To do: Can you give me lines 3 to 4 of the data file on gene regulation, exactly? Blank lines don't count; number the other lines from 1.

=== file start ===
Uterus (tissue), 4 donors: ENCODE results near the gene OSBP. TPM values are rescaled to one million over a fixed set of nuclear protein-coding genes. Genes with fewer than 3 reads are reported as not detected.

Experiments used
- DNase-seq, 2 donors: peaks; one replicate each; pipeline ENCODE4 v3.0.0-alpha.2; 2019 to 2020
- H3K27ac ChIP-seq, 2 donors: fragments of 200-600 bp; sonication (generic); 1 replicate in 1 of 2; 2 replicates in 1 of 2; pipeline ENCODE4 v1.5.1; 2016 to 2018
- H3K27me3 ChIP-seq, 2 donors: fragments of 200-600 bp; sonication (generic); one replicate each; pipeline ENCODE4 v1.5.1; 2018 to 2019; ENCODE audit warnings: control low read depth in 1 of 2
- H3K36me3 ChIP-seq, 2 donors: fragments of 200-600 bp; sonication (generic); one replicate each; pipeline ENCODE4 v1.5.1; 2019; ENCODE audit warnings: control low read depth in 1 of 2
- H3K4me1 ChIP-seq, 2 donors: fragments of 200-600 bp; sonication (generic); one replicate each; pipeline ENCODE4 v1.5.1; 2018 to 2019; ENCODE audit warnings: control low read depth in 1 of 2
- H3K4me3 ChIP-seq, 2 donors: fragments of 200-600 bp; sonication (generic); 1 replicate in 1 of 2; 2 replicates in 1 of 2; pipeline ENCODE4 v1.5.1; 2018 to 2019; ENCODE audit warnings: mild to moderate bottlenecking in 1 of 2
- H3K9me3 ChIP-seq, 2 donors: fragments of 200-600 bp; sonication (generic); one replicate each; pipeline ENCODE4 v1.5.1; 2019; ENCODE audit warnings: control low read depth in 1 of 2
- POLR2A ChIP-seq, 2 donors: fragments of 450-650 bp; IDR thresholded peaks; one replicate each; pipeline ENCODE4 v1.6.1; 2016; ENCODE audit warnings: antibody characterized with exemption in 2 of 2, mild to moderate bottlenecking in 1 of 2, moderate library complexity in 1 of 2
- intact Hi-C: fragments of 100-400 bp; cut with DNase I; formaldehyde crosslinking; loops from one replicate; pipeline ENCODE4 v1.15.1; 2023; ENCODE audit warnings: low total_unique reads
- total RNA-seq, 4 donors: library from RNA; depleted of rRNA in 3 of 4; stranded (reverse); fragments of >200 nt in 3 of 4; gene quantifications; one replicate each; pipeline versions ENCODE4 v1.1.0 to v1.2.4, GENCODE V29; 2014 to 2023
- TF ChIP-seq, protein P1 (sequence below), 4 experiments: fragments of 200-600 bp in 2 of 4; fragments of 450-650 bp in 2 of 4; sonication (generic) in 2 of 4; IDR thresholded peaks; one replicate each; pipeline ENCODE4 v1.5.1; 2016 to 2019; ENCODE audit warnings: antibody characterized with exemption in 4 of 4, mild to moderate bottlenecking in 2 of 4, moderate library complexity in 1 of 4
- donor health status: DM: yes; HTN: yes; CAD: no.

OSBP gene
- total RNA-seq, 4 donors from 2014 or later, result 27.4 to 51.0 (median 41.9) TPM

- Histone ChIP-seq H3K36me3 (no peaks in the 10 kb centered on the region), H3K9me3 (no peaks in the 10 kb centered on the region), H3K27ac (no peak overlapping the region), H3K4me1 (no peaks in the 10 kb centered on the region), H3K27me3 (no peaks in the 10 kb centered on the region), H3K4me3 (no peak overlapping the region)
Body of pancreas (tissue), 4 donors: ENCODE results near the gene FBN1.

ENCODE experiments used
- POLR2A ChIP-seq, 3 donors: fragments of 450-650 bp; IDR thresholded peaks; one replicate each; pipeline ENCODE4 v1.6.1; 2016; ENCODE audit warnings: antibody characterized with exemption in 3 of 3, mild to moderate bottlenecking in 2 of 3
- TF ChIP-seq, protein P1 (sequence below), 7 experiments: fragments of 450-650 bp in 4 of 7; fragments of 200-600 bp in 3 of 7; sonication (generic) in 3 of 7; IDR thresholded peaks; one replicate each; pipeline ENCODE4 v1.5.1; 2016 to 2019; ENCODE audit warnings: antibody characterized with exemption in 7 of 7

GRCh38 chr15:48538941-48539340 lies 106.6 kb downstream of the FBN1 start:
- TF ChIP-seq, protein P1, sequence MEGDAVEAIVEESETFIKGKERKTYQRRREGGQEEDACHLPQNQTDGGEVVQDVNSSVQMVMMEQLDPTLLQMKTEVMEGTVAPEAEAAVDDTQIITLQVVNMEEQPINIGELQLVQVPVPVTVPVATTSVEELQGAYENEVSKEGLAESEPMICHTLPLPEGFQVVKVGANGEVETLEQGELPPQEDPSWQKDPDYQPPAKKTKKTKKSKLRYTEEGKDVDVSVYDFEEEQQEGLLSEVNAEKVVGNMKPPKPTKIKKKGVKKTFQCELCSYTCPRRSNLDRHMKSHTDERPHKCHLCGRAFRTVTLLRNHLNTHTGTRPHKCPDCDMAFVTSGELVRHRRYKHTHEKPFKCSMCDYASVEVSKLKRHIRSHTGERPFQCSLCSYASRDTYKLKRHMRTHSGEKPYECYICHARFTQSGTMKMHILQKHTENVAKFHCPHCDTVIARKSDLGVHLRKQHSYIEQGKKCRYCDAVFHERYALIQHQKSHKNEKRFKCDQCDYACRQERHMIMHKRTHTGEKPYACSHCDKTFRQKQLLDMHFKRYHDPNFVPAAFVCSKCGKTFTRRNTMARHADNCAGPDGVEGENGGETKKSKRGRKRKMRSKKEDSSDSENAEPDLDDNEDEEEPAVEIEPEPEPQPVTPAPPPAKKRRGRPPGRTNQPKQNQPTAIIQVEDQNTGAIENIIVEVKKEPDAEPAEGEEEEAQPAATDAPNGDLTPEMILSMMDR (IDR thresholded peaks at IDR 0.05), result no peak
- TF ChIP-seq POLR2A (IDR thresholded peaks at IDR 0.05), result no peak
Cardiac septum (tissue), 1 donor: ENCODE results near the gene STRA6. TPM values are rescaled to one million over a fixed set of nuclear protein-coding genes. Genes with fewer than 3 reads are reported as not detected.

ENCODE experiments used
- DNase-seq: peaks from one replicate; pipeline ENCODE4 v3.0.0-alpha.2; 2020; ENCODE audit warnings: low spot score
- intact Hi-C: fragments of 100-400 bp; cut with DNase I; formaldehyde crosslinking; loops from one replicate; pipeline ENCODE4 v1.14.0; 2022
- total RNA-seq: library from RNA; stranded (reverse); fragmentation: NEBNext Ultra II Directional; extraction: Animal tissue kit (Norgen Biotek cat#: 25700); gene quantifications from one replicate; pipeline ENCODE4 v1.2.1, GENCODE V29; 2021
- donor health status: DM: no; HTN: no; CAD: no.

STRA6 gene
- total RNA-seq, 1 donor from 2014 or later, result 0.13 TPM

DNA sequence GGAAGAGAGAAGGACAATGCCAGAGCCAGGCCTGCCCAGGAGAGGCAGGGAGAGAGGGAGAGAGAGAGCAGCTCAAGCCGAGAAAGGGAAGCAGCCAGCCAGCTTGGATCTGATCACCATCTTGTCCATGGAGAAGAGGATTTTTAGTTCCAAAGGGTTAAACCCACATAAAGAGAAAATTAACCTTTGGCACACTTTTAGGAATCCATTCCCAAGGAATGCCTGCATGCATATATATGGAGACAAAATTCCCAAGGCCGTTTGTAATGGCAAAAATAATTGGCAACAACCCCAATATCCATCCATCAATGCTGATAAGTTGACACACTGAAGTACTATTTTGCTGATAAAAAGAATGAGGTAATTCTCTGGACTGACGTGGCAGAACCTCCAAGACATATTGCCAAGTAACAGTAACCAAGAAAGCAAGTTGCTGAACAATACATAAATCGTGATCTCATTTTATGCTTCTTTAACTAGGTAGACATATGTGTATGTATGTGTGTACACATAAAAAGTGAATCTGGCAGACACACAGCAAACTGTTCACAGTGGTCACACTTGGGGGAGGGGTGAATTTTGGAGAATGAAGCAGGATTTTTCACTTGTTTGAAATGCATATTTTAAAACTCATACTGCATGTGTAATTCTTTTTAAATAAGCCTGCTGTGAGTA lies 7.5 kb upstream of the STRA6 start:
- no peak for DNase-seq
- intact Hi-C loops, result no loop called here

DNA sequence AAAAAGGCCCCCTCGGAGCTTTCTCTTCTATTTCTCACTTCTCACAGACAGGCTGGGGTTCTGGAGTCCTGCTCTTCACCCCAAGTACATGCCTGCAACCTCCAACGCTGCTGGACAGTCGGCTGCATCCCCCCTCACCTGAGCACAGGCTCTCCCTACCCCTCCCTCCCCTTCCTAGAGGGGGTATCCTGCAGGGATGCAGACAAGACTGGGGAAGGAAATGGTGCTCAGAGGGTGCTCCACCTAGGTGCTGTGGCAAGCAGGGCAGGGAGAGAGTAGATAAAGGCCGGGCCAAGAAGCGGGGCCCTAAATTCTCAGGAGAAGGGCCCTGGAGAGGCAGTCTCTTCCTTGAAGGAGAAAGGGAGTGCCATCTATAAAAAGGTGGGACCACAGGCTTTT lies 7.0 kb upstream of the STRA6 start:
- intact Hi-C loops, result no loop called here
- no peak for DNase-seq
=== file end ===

- DNase-seq, 2 donors: peaks; one replicate each; pipeline ENCODE4 v3.0.0-alpha.2; 2019 to 2020
- H3K27ac ChIP-seq, 2 donors: fragments of 200-600 bp; sonication (generic); 1 replicate in 1 of 2; 2 replicates in 1 of 2; pipeline ENCODE4 v1.5.1; 2016 to 2018